said, his objection to the Bill was that it would never become law. He quite appreciated what had fallen from hon. Gentlemen interested on behalf of a section of the peasantry of Ireland, but he denied that the hon. Member for Tipperary (the O'Donoghue) was correct in stating that he represented the sentiments of the people of Ireland generally, because a large class were directly opposed to the opinions of the hon. Gentleman on this very question. No doubt the events which were now passing in Ireland could not fail to make a deep impression on every thoughtful mind, but their causes were not what the hon. Member represented. If a return could be presented of the ejectments from any Irish county he did not believe that any facts would appear to justify the exaggerated picture drawn by the hon. Member, and even in Tipperarary itself he doubted whether there ever were so few ejectments as at the present moment. It was not true, therefore, that the emigration now going on was to be fairly ascribed to the measures pursued by "exterminating landlords." The fact that Irishmen could find £25,000,000 to lay out in the purchase of land, and that the land had fetched so high a price went far to upset the visionary statements indulged in by the hon. Gentleman. He agreed that the operation of the Encumbered Estates Act had been unjust in its commencement in consequence of its giving no right of appeal; but this Bill would do still greater injustice. The Secretary for Ireland had declared that his object in bringing forward this measure was to deal with the law of landlord and tenant. But the first part of the measure had nothing to do with that question. The right hon. Gentleman from his residence in Ireland must surely have acquired some of the peculiarities of the country. The title of the first part of the Bill was a misnomer. It had nothing to do with landlord and tenant—the parties to whom it referred were only limited owners. It was also irrelevant, and ought to be expunged. Moreover, if any measure of the kind was to be passed at all, it ought to be applicable alike to England and Ireland. The criminal Bills they had previously discussed that night were designed to consolidate the statute law of both countries. They were also to have a Bill introduced for England, carrying out the principles of the Irish Encumbered Estates Court Act. But in this case the Chief Secretary was proposing to make the difference between the law of the two countries greater than it was already. Professing to be a measure to improve the law of landlord and tenant, this Bill began by dealing with that which had no connection with the subject. It gave certain powers over estates to limited owners. He maintained that to do that was quite unnecessary, because by a series of Acts, commencing with the 13th and 14th Victoria, they had given to limited owners, of a different class and a higher status than those contemplated by this Bill, the power of working out those improvements of the soil which it was the right hon. Gentleman's object to encourage. By an Act passed the other day, facilities had also been afforded for the erection of labourers' dwellings. The second part of this Bill related to leasing power. It aimed at a useful object; but the contrivances by which it sought to accomplish it were such as would never receive the assent of the other House. The noble Viscount (Viscount Palmerston), himself an Irish landlord, could never sanction the mode in which the power of making leases was to be given to limited owners. The entire machinery of that part of the Bill would produce continual litigation. The assistant barristers of the different counties could not now decide on the price of a poor man's pig without there being an appeal to a Judge of Assize. But under this Bill those learned gentlemen, who might never have had a foot of land, and knew nothing of its value, were to fix the rent under improving leases; and when their sanction was once given to such arrangements it was to be conclusive, both at law and in equity, unless the amount was £100 a year or upwards. That was a most objectionable principle. If a lease was honestly entered into, it should stand. If it was a fraudulent lease, it should be left to the action of the ordinary tribunals to set it aside. The noble Viscount could never have read the third part of the Bill, relating to tenants' improvements. The word tenant was defined as meaning a "tenant from year to year;" and "landlord" as "the person for the time being entitled to the rent payable by the tenant from year to year." The effect of this would be that the middleman of Ireland, who had no interest at all in the land, and the tenant, who had as little, would have the power of making a contract which would have the effect of charging the land with an annuity in respect of any "improvements" they might agree to between them. The Bill he had himself introduced gave leasing powers and the power to make contracts to the person who ought to have them, and established proper limitations, he objected to the Bill introduced by the Government, because the first part of it was irrelevant, the second part was unwise and inexpedient, and the third part allowed two persons who had the least interest in the property to charge it with an annuity. It was a Bill that never could become part of the law of England.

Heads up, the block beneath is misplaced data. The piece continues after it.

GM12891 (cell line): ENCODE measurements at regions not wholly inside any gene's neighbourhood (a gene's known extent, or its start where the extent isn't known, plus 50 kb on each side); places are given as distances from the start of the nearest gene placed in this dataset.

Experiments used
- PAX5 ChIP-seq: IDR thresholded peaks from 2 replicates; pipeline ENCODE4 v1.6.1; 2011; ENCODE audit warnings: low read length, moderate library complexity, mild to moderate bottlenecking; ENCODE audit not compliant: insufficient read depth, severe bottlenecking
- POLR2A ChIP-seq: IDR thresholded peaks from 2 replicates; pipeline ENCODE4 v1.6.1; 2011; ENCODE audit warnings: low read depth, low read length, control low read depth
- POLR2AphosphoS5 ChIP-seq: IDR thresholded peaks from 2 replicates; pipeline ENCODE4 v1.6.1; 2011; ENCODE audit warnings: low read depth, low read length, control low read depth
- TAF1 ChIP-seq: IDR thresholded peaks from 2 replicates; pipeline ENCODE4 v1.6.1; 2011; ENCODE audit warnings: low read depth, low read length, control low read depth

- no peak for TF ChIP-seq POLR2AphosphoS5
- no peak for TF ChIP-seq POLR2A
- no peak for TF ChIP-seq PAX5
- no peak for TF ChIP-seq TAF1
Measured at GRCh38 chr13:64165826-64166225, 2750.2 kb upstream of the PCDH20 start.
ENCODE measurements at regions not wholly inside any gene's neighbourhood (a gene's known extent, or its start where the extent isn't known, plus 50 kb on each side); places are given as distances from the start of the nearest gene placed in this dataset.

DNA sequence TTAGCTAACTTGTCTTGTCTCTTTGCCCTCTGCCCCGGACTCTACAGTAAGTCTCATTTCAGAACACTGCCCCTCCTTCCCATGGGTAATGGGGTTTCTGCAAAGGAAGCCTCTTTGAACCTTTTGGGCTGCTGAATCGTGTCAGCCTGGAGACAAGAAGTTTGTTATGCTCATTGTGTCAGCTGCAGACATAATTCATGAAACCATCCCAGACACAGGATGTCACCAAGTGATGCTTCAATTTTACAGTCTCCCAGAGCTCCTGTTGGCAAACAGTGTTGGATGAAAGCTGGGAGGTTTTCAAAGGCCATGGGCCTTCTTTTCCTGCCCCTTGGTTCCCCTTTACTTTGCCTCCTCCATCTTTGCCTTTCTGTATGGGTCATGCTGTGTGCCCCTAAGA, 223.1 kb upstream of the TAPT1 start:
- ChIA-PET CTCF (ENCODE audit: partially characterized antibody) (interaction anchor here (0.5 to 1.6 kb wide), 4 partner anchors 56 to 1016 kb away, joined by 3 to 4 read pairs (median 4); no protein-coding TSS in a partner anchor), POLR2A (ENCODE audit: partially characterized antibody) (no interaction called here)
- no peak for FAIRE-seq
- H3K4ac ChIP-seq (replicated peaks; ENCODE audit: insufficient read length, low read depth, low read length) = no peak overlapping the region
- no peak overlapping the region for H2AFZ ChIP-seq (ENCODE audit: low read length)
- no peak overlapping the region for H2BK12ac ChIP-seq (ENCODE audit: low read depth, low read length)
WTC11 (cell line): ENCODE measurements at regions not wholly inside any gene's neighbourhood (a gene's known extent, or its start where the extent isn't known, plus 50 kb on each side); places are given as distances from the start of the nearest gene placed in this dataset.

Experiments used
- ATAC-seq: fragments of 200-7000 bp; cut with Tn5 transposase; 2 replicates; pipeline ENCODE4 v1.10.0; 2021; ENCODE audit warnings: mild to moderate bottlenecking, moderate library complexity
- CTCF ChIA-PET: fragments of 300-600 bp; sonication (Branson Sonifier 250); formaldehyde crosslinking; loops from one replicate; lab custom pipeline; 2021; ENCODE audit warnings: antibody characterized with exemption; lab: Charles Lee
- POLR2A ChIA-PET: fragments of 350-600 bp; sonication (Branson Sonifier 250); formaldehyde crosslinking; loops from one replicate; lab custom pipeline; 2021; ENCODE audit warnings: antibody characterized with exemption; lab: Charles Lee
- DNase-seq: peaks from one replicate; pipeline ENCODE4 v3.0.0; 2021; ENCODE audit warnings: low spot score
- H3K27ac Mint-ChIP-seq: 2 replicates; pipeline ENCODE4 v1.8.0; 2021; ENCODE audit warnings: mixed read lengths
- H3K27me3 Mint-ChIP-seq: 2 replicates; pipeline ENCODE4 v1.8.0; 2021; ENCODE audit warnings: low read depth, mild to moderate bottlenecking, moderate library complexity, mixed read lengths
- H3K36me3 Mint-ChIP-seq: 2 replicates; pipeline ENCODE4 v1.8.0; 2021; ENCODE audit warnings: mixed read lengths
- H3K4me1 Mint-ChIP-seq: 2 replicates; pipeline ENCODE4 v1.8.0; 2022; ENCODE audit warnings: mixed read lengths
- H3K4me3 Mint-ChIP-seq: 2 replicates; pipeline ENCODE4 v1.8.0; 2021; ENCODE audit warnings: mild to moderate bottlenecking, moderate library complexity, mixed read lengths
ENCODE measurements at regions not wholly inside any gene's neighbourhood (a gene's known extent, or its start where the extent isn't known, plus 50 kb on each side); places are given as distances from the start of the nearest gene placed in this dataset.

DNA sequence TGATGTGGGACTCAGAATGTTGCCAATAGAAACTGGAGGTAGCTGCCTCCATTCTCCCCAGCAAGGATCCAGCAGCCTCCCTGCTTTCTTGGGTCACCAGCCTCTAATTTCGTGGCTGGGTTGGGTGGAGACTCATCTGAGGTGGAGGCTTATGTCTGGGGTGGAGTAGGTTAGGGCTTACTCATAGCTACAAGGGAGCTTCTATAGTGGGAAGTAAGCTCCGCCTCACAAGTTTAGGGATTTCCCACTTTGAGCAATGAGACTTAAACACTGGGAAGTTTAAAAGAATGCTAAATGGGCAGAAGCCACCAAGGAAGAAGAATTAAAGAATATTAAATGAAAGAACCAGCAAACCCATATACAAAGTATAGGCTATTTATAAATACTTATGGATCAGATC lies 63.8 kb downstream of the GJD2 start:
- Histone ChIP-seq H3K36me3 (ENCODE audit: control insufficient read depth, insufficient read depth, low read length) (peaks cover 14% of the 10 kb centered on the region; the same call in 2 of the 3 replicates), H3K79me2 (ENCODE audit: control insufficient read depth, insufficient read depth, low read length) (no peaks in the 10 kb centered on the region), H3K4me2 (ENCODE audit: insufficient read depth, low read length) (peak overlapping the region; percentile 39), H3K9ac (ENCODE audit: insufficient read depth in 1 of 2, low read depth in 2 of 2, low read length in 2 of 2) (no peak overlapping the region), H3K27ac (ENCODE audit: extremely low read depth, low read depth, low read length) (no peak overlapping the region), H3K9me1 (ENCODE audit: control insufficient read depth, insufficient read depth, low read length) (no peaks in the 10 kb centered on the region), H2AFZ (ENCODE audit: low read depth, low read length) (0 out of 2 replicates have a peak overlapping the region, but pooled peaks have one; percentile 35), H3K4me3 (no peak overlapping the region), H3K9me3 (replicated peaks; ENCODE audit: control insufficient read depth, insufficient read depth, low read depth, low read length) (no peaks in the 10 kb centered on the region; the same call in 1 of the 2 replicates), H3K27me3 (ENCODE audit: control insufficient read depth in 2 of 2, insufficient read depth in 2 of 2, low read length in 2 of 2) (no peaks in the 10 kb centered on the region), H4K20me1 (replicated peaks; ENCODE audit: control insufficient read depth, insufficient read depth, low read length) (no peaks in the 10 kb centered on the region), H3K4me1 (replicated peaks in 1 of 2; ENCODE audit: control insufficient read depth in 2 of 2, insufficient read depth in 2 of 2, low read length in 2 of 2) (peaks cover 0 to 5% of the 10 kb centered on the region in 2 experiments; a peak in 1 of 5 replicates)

adverted to what he described as the uncalled-for attack made by the hon. Member for Dungarvan (Mr. Maguire) on a previous occasion upon the landlords of Ireland; and observed that he had hoped that the old system of denouncing the landlord class, or any particular class, had been abandoned. He regarded another Bill relating to landlord and tenant which was among the Orders of the Day, and which had been prepared by an Irish landlord, as far better than the present measure; but he trusted that in Committee some practical and useful provisions would be introduced into the Bill of the Government.